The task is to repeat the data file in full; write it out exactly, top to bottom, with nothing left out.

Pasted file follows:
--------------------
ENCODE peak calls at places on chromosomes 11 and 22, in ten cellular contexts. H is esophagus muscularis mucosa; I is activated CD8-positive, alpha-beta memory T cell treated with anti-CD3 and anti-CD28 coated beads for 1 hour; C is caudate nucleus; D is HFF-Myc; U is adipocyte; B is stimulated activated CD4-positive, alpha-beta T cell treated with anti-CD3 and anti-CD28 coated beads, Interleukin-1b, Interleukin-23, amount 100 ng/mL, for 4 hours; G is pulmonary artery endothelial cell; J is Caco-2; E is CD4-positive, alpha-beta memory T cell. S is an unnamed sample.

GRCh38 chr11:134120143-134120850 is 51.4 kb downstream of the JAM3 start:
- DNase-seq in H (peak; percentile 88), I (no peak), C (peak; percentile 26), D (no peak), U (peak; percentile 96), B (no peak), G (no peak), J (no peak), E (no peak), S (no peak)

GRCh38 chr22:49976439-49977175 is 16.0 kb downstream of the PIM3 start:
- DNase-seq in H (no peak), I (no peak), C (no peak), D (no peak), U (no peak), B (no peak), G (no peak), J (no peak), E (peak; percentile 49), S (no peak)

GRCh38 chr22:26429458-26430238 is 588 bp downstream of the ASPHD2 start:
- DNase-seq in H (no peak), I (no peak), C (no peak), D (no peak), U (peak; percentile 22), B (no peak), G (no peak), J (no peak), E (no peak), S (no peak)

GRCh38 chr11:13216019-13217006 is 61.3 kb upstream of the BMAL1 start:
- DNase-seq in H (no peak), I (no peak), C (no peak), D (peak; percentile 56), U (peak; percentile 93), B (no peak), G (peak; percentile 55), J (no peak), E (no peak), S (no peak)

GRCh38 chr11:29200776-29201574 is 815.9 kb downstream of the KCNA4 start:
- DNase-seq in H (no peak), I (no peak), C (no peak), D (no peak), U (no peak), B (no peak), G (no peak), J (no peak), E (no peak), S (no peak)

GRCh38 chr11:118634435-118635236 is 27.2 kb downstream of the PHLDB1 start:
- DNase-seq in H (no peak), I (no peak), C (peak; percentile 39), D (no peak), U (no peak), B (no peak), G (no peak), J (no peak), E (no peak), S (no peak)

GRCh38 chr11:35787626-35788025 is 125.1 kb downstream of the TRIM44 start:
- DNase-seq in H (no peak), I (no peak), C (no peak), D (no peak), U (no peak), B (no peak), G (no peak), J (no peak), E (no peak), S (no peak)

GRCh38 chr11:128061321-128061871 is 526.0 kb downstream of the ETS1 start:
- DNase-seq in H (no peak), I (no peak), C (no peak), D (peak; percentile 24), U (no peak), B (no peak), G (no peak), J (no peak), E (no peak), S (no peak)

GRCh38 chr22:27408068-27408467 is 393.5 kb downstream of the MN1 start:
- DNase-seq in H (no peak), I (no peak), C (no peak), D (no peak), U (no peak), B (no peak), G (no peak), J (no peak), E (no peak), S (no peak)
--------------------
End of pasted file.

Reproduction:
ENCODE peak calls at places on chromosomes 11 and 22, in ten cellular contexts. H is esophagus muscularis mucosa; I is activated CD8-positive, alpha-beta memory T cell treated with anti-CD3 and anti-CD28 coated beads for 1 hour; C is caudate nucleus; D is HFF-Myc; U is adipocyte; B is stimulated activated CD4-positive, alpha-beta T cell treated with anti-CD3 and anti-CD28 coated beads, Interleukin-1b, Interleukin-23, amount 100 ng/mL, for 4 hours; G is pulmonary artery endothelial cell; J is Caco-2; E is CD4-positive, alpha-beta memory T cell. S is an unnamed sample.

GRCh38 chr11:134120143-134120850 is 51.4 kb downstream of the JAM3 start:
- DNase-seq in H (peak; percentile 88), I (no peak), C (peak; percentile 26), D (no peak), U (peak; percentile 96), B (no peak), G (no peak), J (no peak), E (no peak), S (no peak)

GRCh38 chr22:49976439-49977175 is 16.0 kb downstream of the PIM3 start:
- DNase-seq in H (no peak), I (no peak), C (no peak), D (no peak), U (no peak), B (no peak), G (no peak), J (no peak), E (peak; percentile 49), S (no peak)

GRCh38 chr22:26429458-26430238 is 588 bp downstream of the ASPHD2 start:
- DNase-seq in H (no peak), I (no peak), C (no peak), D (no peak), U (peak; percentile 22), B (no peak), G (no peak), J (no peak), E (no peak), S (no peak)

GRCh38 chr11:13216019-13217006 is 61.3 kb upstream of the BMAL1 start:
- DNase-seq in H (no peak), I (no peak), C (no peak), D (peak; percentile 56), U (peak; percentile 93), B (no peak), G (peak; percentile 55), J (no peak), E (no peak), S (no peak)

GRCh38 chr11:29200776-29201574 is 815.9 kb downstream of the KCNA4 start:
- DNase-seq in H (no peak), I (no peak), C (no peak), D (no peak), U (no peak), B (no peak), G (no peak), J (no peak), E (no peak), S (no peak)

GRCh38 chr11:118634435-118635236 is 27.2 kb downstream of the PHLDB1 start:
- DNase-seq in H (no peak), I (no peak), C (peak; percentile 39), D (no peak), U (no peak), B (no peak), G (no peak), J (no peak), E (no peak), S (no peak)

GRCh38 chr11:35787626-35788025 is 125.1 kb downstream of the TRIM44 start:
- DNase-seq in H (no peak), I (no peak), C (no peak), D (no peak), U (no peak), B (no peak), G (no peak), J (no peak), E (no peak), S (no peak)

GRCh38 chr11:128061321-128061871 is 526.0 kb downstream of the ETS1 start:
- DNase-seq in H (no peak), I (no peak), C (no peak), D (peak; percentile 24), U (no peak), B (no peak), G (no peak), J (no peak), E (no peak), S (no peak)

GRCh38 chr22:27408068-27408467 is 393.5 kb downstream of the MN1 start:
- DNase-seq in H (no peak), I (no peak), C (no peak), D (no peak), U (no peak), B (no peak), G (no peak), J (no peak), E (no peak), S (no peak)